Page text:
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Project A3 (phase I):

Vegetation induced landscape formation through below-ground carbon and nutrient fluxes.

 

Investigator Names and Contact Info:

  • Sandra Spielvogel (Soil Science, Physical Geography). Institute of Geography, Working Group of Soil Science, University of Bern, Switzerland
  • Michaela Dippold (Biogeochemistry, Soil Science). Agricultural Soil Science, Georg-August-University Goettingen, Germany

 

Chilean Collaborators Involved:

  • Francisco J. Matus B.. Universidad de la Frontera, Temuco, Chile
  • Roberto Godoy. Universidad Austral de Chile, Valdivia, Instituto de Ciencias Ambientales y Evolutivas, Chile
  • Carolina Merino (Biogeochemistry, Microbiology, Enzymology). Universidad de la Frontera, Temuco, Chile

 

Impact of root exudates on mineral weathering and speciation.

 

PhD-Student:

  • Moritz Koester. Institute of Geography, University of Bern, Switzerland

Supervisor: Prof. Sandra Spielvogel, Co-Supervisor: Dr. Michaela Dippold

 

 

 

Differences in the mobilization of P by microorganisms along a climatic gradient.

 

MSc-Student:

  • Yue Hu. Agricultural Soil Science, Georg-August-University Goettingen, Germany

Supervisor: Dr. Michaela Dippold

 

 

Project Summary:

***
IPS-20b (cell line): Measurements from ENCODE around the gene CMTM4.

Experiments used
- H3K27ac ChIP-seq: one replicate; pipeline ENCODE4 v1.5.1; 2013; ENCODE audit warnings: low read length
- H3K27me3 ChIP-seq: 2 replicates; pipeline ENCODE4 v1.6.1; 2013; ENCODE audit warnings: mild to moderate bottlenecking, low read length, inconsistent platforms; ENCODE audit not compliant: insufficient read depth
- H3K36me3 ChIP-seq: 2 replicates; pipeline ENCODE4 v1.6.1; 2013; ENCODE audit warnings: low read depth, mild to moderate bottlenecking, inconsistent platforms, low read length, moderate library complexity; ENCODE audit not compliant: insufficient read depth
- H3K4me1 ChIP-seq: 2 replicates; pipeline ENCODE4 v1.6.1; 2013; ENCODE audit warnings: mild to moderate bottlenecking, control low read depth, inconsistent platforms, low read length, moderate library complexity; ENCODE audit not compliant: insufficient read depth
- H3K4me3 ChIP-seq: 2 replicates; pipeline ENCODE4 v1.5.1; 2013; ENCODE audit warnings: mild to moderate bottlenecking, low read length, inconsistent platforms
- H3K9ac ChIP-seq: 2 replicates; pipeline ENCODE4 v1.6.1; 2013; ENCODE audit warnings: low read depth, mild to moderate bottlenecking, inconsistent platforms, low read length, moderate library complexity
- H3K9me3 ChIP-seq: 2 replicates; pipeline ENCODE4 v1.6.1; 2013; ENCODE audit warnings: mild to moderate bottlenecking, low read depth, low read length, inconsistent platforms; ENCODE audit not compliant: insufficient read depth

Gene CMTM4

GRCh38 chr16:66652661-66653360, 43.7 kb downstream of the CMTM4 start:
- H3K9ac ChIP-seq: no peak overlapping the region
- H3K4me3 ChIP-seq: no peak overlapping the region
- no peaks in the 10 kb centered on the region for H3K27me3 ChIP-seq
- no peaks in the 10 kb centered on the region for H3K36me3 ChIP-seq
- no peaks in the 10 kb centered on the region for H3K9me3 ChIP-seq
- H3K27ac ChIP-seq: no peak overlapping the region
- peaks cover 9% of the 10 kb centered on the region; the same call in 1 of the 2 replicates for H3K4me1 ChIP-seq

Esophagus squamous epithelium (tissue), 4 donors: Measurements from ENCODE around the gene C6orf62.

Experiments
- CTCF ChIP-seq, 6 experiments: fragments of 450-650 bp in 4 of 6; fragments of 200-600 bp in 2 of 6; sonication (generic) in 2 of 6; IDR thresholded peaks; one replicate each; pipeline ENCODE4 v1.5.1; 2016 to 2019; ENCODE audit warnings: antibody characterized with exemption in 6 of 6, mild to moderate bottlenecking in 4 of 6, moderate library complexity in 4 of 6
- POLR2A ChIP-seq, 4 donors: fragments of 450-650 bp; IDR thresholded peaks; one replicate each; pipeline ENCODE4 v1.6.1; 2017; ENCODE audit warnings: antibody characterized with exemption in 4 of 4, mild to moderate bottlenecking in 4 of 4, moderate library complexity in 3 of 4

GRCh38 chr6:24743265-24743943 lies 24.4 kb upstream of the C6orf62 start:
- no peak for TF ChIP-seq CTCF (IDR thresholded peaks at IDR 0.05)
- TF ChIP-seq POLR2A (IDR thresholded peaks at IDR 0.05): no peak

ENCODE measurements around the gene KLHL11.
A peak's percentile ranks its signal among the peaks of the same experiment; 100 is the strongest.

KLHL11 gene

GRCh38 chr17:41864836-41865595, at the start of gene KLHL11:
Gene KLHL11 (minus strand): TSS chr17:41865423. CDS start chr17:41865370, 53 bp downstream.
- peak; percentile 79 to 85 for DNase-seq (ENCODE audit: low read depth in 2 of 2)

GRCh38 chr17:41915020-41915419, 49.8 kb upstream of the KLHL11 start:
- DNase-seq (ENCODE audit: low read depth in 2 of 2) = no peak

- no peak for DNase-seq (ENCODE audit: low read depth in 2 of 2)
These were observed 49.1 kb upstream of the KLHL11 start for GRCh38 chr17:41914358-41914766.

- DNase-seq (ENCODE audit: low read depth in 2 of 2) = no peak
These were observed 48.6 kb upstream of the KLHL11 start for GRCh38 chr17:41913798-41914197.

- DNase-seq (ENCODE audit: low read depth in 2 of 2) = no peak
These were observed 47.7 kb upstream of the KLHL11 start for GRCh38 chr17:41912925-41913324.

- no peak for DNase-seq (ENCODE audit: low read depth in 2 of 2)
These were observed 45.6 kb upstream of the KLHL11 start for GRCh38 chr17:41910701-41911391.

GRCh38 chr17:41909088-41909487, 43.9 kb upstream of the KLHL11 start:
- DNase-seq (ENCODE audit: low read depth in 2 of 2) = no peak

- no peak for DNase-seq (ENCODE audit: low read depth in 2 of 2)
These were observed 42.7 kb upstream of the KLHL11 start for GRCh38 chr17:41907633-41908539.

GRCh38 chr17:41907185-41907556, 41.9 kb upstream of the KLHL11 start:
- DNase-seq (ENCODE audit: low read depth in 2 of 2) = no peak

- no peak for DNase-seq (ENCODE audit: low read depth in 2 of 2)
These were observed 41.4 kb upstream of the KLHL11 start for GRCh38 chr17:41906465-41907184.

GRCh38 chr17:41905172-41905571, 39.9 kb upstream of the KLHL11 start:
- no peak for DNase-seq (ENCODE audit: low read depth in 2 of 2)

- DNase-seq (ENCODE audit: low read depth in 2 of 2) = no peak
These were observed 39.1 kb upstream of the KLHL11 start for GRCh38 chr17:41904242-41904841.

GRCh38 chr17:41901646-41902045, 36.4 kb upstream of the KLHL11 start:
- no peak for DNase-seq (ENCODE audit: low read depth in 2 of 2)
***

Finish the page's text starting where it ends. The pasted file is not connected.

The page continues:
Plants and their associated microbial community (including mycorrhizal fungi) are supposed to be main drivers of mineral weathering for the purpose of nutrient acquisition from primary and secondary minerals, ranging from the slope over the profile to the mineral surface scale. They increase intensity and spatial heterogeneity of physical and chemical rock weathering to meet their nutrient demand via direct nutrient acquisition and/or nutrient acquisition by symbionts. On the other hand, plants reduce nutrient relocation as they stabilize soil structure thus protecting soil from erosion. This proposal aims to study (i) the quantitative control of plant diversity and root architecture as well asdiversity on the redistribution (plant induced uplift, cycling, translocation and leaching) of nutrients (C, N, P, K, Ca, Mg) at the hillslope scale, (ii) to analyze how the studied nutrient cycles are linked to rock weathering status and (iii) to reconstruct plant induced landscape formation and paleoclimate interactions by linking the analyzed weathering processes under present vegetation to paleo-environmental conditions. To reach those goals, this study will combine high resolution nutrient budgeting with enzyme analyses, stable isotope techniques,and molecular biomarker measurements at sites located at the EarthShape study areas Pargue National La CampaƱa, Parque Nacional Nahuelbuta and Parque Nacional Robleria del Cobre de Loncha as well as in samples derived from local archives (e.g. sediment cores, peat deposits).From this we expect a deeper knowledge about plant-induced landscape formation and mineral weathering over different spatial and temporal scales and a scale-spanning mechanistic understanding of plant-driven nutrient cycling in different climatic regions.